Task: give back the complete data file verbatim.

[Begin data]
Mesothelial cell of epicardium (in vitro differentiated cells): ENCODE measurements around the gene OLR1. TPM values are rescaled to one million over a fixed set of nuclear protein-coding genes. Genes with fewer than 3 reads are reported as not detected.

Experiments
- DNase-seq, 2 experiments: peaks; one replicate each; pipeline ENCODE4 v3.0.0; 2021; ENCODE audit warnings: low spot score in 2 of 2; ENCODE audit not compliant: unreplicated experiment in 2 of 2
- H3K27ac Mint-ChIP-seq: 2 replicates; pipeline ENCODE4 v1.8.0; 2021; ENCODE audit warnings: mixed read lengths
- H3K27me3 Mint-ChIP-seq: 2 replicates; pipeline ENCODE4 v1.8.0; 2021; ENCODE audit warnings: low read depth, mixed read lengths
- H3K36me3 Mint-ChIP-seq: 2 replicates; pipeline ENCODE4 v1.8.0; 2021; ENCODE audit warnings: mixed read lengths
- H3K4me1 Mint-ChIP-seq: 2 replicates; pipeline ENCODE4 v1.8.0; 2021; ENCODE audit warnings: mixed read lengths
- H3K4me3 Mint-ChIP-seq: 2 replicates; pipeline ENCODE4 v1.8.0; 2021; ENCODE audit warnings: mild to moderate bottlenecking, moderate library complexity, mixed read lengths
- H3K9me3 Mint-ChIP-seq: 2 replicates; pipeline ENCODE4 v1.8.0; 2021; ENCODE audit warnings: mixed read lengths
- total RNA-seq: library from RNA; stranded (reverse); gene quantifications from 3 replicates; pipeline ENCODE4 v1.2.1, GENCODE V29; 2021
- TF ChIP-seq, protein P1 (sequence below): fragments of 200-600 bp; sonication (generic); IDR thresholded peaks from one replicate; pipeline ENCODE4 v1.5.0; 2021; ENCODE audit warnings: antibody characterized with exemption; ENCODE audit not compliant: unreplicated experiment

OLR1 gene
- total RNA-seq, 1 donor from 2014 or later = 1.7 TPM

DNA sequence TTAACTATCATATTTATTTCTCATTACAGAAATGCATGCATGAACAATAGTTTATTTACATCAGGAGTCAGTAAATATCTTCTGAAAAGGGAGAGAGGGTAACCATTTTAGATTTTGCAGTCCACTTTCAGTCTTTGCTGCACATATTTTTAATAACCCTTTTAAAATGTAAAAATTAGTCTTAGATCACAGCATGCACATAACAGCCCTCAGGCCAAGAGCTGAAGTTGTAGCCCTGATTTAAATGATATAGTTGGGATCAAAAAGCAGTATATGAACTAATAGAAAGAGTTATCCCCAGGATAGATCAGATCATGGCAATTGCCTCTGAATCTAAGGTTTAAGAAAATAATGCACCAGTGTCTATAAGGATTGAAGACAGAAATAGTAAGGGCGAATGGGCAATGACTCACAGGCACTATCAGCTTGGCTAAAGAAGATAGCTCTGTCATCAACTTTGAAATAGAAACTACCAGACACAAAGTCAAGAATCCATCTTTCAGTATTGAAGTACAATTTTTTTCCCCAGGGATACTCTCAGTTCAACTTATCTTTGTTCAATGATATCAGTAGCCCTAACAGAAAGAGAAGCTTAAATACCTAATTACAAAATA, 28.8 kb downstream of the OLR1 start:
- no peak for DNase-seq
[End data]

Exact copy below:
Mesothelial cell of epicardium (in vitro differentiated cells): ENCODE measurements around the gene OLR1. TPM values are rescaled to one million over a fixed set of nuclear protein-coding genes. Genes with fewer than 3 reads are reported as not detected.

Experiments
- DNase-seq, 2 experiments: peaks; one replicate each; pipeline ENCODE4 v3.0.0; 2021; ENCODE audit warnings: low spot score in 2 of 2; ENCODE audit not compliant: unreplicated experiment in 2 of 2
- H3K27ac Mint-ChIP-seq: 2 replicates; pipeline ENCODE4 v1.8.0; 2021; ENCODE audit warnings: mixed read lengths
- H3K27me3 Mint-ChIP-seq: 2 replicates; pipeline ENCODE4 v1.8.0; 2021; ENCODE audit warnings: low read depth, mixed read lengths
- H3K36me3 Mint-ChIP-seq: 2 replicates; pipeline ENCODE4 v1.8.0; 2021; ENCODE audit warnings: mixed read lengths
- H3K4me1 Mint-ChIP-seq: 2 replicates; pipeline ENCODE4 v1.8.0; 2021; ENCODE audit warnings: mixed read lengths
- H3K4me3 Mint-ChIP-seq: 2 replicates; pipeline ENCODE4 v1.8.0; 2021; ENCODE audit warnings: mild to moderate bottlenecking, moderate library complexity, mixed read lengths
- H3K9me3 Mint-ChIP-seq: 2 replicates; pipeline ENCODE4 v1.8.0; 2021; ENCODE audit warnings: mixed read lengths
- total RNA-seq: library from RNA; stranded (reverse); gene quantifications from 3 replicates; pipeline ENCODE4 v1.2.1, GENCODE V29; 2021
- TF ChIP-seq, protein P1 (sequence below): fragments of 200-600 bp; sonication (generic); IDR thresholded peaks from one replicate; pipeline ENCODE4 v1.5.0; 2021; ENCODE audit warnings: antibody characterized with exemption; ENCODE audit not compliant: unreplicated experiment

OLR1 gene
- total RNA-seq, 1 donor from 2014 or later = 1.7 TPM

DNA sequence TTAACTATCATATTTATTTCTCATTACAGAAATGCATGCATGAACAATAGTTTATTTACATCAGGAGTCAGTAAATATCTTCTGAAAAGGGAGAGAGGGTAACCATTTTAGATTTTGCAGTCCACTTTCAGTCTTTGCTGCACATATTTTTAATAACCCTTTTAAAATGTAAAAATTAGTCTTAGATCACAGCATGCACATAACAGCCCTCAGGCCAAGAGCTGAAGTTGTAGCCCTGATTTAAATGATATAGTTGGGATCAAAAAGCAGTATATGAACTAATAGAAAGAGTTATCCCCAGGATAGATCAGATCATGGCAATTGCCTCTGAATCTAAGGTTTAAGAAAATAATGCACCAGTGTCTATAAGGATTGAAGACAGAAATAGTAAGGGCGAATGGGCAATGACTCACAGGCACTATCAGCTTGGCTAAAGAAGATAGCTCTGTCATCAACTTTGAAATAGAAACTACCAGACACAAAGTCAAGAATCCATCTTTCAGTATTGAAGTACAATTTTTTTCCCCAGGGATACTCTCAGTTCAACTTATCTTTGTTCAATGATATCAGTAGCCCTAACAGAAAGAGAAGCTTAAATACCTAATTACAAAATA, 28.8 kb downstream of the OLR1 start:
- no peak for DNase-seq